Paul Harnetty

Paul Harnetty, a former Casper gynecologist, speaks to his attorney during a February 2017 hearing in Natrona County Circuit Court in Casper. A jury eventually convicted Harnetty of sexually assaulting two patients. A total of six female patients testified that Harnetty touched them during exams in ways that were unusual and made them feel uncomfortable.  

Paul Harnetty, a former Casper gynecologist convicted of sexually assaulting two of his patients, was sentenced Friday to 20 to 30 years in prison.

As Judge Thomas Sullins read the verdict, Harnetty’s eyes blinked a half dozen times while he remained otherwise motionless, in keeping with his demeanor for nearly all of the 90-minute hearing.

Harnetty, who was convicted in January of sexually assaulting two of his patients, declined when given the opportunity to speak before the sentence was handed down.

“No, thank you,” he said.

A total of six female patients told a jury earlier this year that Harnetty touched them during physical examinations in ways that were unusual and made them feel uncomfortable. The women said that Harnetty’s exams were different from those they had experienced by other doctors. Some women said he touched their genitals without gloves while others said he rubbed them in ways that didn’t seem to be part of a medical exam. Prosecutors won convictions on two of eight counts.

Friday, one of Harnetty’s victims gave a statement. Speaking in a rapidfire manner, the woman said she spoke on behalf of numerous other women. The assault had cost her years of her life and his actions had plagued her with anxiety, she said.

“I trusted him with not only myself but my unborn children,” the woman said. “He abused that trust.”

The second victim had wanted to speak, but was unable to afford to travel from her new home out-of-state to the proceedings, prosecutor Mike Schafer said.

A nurse that had worked with Harnetty then spoke, saying the doctor had thousands of satisfied former patients.

“I respect Paul Harnetty not only as a person but a brilliant doctor,” Cheryl Cox said. “I am proud to have been his nurse.” She asked the judge for leniency.

Harnetty’s mother, Monique Harnetty, then stepped to the podium. She told the judge about Harnetty’s four children and asked him to allow Harnetty to join her and her grandchildren in Florida. The elder Harnetty said she thought her son was innocent.

“I strongly believe in my heart of hearts that Paul did not do these things,” she said.

Prosecutor Mike Schafer then spoke, describing the assaults in detail as he referred to testimony presented at trial. He told the judge about one woman who continued to see Harnetty because she was concerned her pregnancy was high risk. It wasn’t.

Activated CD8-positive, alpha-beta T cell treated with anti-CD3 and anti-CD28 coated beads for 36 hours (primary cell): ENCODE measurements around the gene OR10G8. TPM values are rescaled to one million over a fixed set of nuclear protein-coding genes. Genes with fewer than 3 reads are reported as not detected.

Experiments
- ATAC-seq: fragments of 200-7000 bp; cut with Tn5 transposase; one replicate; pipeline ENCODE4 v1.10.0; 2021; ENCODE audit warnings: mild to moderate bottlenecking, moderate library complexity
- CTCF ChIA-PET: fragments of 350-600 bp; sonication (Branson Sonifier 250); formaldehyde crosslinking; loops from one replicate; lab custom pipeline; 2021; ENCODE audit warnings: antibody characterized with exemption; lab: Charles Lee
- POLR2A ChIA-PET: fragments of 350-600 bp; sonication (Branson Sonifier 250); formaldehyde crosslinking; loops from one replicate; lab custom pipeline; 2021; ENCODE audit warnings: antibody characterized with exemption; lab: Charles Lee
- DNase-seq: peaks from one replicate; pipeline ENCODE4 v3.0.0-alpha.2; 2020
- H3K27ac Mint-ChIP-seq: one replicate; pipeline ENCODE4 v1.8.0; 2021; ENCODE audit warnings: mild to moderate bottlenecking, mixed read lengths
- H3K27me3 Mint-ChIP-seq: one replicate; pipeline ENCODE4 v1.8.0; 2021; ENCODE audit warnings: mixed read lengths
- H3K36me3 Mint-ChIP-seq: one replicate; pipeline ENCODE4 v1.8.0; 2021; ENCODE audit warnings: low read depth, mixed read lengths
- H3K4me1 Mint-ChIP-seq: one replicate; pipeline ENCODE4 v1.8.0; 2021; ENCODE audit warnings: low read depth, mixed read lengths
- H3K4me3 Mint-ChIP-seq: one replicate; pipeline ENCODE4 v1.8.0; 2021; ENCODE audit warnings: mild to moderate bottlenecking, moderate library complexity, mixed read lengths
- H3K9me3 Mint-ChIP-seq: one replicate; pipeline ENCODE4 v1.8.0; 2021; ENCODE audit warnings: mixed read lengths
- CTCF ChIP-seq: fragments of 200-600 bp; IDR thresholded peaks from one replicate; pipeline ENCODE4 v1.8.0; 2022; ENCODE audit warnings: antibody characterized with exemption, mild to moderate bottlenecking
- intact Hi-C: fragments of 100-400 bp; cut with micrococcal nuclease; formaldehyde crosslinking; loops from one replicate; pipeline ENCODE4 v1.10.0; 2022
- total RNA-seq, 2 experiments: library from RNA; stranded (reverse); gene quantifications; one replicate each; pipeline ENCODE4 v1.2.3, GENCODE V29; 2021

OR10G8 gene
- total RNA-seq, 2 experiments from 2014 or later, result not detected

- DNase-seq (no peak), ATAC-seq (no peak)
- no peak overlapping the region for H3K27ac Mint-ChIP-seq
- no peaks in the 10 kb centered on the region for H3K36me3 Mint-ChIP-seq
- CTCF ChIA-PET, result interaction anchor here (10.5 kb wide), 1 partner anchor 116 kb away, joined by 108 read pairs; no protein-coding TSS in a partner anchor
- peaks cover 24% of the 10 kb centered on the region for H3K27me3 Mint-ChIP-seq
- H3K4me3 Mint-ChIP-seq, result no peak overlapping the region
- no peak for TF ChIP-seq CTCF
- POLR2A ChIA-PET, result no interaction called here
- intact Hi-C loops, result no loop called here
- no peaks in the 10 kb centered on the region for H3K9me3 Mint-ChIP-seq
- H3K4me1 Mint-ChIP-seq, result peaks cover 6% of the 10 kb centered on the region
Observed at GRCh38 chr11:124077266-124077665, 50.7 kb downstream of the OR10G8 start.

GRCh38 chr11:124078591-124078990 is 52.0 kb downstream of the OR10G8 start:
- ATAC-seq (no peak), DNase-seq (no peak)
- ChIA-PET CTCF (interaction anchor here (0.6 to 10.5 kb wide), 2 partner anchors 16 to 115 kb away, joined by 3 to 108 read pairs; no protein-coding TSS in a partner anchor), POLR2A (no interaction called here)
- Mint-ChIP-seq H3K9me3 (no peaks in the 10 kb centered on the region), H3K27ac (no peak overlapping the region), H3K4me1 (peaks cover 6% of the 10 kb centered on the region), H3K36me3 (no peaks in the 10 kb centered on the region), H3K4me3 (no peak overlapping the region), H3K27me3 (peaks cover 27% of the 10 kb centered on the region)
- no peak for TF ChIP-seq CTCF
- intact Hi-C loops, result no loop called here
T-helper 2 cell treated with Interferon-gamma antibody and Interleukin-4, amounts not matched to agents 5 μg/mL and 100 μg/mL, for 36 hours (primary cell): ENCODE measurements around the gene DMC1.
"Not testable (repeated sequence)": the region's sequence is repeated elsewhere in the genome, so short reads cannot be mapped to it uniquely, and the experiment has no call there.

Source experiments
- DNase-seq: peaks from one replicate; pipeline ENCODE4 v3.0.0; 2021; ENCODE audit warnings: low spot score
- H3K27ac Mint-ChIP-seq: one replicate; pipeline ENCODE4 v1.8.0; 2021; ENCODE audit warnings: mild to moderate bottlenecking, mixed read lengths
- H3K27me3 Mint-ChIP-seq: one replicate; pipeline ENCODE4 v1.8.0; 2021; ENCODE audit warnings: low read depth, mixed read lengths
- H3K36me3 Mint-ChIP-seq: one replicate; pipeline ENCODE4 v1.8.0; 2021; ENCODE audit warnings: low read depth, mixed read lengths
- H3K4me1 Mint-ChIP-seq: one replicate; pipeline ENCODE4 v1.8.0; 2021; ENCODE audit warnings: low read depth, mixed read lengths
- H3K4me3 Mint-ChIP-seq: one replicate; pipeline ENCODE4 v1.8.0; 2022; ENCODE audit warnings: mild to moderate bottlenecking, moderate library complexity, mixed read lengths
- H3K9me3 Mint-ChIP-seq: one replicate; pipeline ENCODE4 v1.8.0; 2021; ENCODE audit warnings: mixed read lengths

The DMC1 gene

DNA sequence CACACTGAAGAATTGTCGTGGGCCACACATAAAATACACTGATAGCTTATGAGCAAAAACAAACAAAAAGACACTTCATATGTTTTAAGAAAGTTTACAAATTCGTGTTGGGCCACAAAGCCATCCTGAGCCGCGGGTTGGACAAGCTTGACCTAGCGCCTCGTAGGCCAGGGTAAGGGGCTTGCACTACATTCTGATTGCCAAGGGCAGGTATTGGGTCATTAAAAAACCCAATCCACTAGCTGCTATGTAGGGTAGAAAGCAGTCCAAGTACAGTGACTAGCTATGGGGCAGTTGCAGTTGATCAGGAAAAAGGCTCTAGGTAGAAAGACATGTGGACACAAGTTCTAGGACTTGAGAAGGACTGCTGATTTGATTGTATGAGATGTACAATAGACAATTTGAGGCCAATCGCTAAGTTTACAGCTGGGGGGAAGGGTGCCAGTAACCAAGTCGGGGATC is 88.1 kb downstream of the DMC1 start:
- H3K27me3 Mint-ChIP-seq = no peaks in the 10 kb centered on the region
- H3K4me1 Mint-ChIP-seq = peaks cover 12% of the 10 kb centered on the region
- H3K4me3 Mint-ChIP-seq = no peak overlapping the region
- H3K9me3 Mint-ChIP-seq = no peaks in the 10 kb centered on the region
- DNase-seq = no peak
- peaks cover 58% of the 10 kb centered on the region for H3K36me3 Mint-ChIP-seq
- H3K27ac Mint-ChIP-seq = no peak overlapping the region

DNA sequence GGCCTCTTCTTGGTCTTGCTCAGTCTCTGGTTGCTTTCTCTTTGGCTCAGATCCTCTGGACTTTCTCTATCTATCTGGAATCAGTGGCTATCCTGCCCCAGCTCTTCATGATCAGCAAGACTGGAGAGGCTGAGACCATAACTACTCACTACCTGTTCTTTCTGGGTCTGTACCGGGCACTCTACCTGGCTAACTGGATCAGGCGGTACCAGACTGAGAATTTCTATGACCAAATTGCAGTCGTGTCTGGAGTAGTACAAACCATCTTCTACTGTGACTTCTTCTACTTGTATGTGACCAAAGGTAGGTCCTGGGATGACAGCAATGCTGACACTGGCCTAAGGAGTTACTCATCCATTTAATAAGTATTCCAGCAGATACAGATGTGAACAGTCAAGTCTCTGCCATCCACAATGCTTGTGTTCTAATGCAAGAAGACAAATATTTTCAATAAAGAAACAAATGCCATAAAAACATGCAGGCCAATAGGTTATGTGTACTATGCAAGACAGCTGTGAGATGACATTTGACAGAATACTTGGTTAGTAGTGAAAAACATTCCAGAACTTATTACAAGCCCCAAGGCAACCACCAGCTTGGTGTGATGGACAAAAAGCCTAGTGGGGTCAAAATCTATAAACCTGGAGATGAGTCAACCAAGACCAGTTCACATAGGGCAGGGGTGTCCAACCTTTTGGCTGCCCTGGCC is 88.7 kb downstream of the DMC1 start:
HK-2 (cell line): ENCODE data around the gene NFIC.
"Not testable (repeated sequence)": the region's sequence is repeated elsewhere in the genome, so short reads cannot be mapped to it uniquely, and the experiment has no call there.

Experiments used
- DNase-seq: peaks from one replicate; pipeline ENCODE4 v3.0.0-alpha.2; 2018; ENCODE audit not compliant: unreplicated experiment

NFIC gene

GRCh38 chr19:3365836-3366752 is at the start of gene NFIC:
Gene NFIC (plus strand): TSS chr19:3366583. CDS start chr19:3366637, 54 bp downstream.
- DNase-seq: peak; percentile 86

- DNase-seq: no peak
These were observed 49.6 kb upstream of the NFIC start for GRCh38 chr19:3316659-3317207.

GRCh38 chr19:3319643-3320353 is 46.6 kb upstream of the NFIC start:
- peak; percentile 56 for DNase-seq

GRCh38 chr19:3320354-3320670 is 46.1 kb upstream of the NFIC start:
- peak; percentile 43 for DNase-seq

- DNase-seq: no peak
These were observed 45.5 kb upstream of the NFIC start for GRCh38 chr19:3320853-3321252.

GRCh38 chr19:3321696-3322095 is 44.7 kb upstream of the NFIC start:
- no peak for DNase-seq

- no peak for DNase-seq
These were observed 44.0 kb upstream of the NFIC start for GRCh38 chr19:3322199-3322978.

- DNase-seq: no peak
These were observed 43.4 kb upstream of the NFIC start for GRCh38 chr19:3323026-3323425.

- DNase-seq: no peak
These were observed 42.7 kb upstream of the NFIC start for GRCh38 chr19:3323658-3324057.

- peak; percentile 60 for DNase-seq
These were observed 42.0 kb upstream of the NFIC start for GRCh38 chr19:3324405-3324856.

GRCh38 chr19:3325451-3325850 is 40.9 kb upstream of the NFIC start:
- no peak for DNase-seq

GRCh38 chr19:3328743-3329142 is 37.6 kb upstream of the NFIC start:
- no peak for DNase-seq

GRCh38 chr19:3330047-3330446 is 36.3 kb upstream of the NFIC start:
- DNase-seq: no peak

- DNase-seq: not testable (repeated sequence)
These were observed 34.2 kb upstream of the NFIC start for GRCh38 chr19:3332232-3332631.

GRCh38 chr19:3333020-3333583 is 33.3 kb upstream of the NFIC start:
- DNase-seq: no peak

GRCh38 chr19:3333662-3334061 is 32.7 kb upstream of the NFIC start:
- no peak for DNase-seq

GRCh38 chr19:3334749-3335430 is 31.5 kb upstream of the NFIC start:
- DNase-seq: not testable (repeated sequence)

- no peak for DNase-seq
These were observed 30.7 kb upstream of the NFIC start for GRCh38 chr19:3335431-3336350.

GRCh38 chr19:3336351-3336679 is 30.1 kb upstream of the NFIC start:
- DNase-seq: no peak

“Imagine ... the power that man had over her,” Schafer said, gesturing to Harnetty with a legal pad. “Women are in the most vulnerable position of their life when they walk into that examination room.”

Schafer then read from a letter composed by the victim who could not speak at the sentencing hearing. He read a dictionary definition that describes doctors as healers.

“That man did not heal. He destroyed,” the victim wrote.

Schafer then said Harnetty had a pattern of criminal behavior that was stopped by the reports of victims.

“This community should be very proud of these women coming forward,” Schafer said.

Schafer asked Sullins for two sentences of 12 to 14 years, to run one after the other. He asked for a concurrent probationary period for a felony steroid possession conviction.

Defense Attorney Don Fuller then spoke, saying Sullins was already familiar with the case. He read from a pre-sentencing report prepared by the office of probation and parole that stated Harnetty had a low risk of re-offending and a minimal criminal history.

“Everything suggests that there’s no criminal future (for Harnetty),” Fuller said.

The defense attorney then noted that of 12 charges brought against the doctor, four were dismissed and he was acquitted on another six. Fuller declined to offer a sentencing recommendation, instead asking Sullins for mercy.

“Be fair and we’ll live by your ruling, your honor,” he said.

Harnetty then was given the opportunity to speak, which he declined.

In sentencing Harnetty to two 10- to 15-year sentences, Sullins cited the seriousness of the offenses and the impact upon victims in the case. He also ordered Harnetty to pay a $5,000 fine and sentenced him to a concurrent probation term for the steroids conviction.

The judge declined a request for Harnetty to be allowed free on bond pending appeals in the case.

Reached by phone after the hearing, Fuller said he was unsurprised by the sentence.

“He’s not known as a light sentencer,” Fuller said, in reference to Sullins.

Fuller said he understood the sentences given the nature of the convictions, but said his client remained adamant that he was innocent. Fuller said attorneys would continue to appeal for Harnetty.

“The judge is gonna do what the judge is gonna do. And we’ll take it to the Supreme Court,” Fuller said.

Schafer could not be reached for comment following the hearing.

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Follow crime reporter Shane Sanderson on Twitter @shanersanderson


Crime and Courts Reporter

Shane Sanderson is a Star-Tribune reporter who primarily covers criminal justice. Sanderson is a proud University of Missouri graduate. Lately, he’s been reading Cormac McCarthy and cooking Italian food. He writes about his own life in his free time.

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